Real County (Leakey)

                            San Antonio Real Estate Attorney                         

Architect: H.A. Reuter

Year Built: 1918.

The Real County Courthouse is located in Leakey, Texas. It is designed in the Classical Revival style, and is constructed of native limestone quartered nearby.

The grounds are populated with mature oak trees and a thick carpet of St. Augustine grass. The courthouse, itself, is situated facing sideways from the main road, and it is hard to distinguish the original front from the other sides. A renovation that included construction an annex resulted in significant alteration, which I personally find unfortunate.

Real County is located in the beautiful Texas Hill Country. It is close to Lost Maples State Park, and is a popular destination for outdoor and water recreation. The area was named for Julius Real, the only Republican in the Texas Senate when the county was formed in 1913. Real County encompasses 622 square miles of the Balcones Escarpment on the southern edge of the Edwards Plateau.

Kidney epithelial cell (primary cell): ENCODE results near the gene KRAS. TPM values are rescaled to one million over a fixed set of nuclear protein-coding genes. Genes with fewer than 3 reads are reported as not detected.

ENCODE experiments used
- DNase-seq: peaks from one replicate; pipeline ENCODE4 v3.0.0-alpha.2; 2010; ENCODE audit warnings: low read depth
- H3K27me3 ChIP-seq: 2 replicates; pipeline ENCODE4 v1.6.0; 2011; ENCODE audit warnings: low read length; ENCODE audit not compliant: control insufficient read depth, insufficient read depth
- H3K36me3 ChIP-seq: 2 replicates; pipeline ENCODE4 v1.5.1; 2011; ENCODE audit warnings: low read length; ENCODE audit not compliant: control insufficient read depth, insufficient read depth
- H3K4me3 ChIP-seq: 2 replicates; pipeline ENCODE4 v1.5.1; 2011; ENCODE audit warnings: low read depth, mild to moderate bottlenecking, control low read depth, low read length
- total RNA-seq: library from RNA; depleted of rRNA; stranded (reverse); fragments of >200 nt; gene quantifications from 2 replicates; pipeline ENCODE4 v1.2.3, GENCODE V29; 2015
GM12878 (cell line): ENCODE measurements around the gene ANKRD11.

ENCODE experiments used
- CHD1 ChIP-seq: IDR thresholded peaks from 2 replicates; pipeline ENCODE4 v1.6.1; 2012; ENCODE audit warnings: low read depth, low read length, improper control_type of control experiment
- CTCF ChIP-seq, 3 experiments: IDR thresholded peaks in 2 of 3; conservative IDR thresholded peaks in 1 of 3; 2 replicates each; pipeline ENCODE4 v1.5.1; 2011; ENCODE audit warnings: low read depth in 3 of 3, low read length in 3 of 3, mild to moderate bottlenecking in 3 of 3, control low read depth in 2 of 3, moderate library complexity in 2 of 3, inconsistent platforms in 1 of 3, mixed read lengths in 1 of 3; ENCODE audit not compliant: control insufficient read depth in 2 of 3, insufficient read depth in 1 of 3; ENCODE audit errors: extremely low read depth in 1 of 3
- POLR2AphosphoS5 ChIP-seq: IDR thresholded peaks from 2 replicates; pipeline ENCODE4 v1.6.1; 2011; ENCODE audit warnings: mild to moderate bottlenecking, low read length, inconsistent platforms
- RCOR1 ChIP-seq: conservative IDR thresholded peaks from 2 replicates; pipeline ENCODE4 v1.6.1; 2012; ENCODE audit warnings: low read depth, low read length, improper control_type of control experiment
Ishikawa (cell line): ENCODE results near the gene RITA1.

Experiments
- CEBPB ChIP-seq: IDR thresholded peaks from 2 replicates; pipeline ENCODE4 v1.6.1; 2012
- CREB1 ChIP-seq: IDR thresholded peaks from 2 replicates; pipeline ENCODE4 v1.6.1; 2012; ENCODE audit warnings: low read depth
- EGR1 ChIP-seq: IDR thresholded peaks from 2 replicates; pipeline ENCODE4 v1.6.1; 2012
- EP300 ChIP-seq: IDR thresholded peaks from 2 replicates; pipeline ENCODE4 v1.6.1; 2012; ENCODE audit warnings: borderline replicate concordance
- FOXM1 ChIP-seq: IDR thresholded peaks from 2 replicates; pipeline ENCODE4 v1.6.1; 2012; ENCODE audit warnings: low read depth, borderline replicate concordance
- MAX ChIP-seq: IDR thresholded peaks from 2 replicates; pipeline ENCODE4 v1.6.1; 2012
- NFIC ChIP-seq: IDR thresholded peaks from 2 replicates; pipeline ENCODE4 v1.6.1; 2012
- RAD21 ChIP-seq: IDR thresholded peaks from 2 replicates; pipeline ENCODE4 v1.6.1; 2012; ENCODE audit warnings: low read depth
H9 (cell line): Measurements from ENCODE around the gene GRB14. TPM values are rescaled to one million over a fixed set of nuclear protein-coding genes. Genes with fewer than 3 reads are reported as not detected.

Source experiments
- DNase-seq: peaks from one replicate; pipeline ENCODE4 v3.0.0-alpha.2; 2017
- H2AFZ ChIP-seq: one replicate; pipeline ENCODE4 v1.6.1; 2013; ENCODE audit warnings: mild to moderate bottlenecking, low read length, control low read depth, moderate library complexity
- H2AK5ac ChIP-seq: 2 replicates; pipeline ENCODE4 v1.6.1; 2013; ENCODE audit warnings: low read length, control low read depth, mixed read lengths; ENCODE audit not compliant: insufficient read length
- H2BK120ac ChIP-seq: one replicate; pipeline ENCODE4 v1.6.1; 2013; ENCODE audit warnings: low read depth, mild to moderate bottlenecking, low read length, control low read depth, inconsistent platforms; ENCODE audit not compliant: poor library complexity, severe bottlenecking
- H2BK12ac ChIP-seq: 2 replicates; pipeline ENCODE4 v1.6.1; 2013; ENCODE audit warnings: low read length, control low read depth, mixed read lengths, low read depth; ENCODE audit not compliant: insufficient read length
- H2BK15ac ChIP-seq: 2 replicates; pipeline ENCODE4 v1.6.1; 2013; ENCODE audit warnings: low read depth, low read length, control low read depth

Text from the Historical Marker: Leakey was the county seat of Edwards County from 1883 to 1891 when a vote moved the seat to Rocksprings. Real County, named for businessman and State Senator Julius Real, was organized from parts of Edwards, Kerr and Bandera counties in April 1913. Leakey was named the county seat and a temporary building was erected on the square. Controversy over the site of the county seat continued for several years, so Judge D. D. Thompson began planning for a permanent courthouse upon his election in 1917. Voters approved bonds to finance a permanent structure. The bonds were financed through Hanover National Bank of New York. Architect H. A. Reuter designed the 1918 courthouse, and the firm of McCreary and Schott served as contractors. According to oral history, a local builder known as “Scotty” Archibald made a significant contribution, as well. E. F. Vanderbilt was construction superintendent. Using native limestone quarried from Tucker Hollow near the site, workers erected Reuter’s vision of a Classical Revival edifice with a fortress-like façade. The rusticated limestone bands were laid in regular courses with quicklime bonding to create the building’s texture and solid feel. A stone pediment with simple cornice topped by a standing seam metal roof contributes to the building’s character. Renovations and additions made in 1978 transformed the original doors into large central windows with flat arch and transoms. The fine structure retains its original flavor and distinctive features and remains the center of Real County government.


Real Estate Attorney Texas Hill Country


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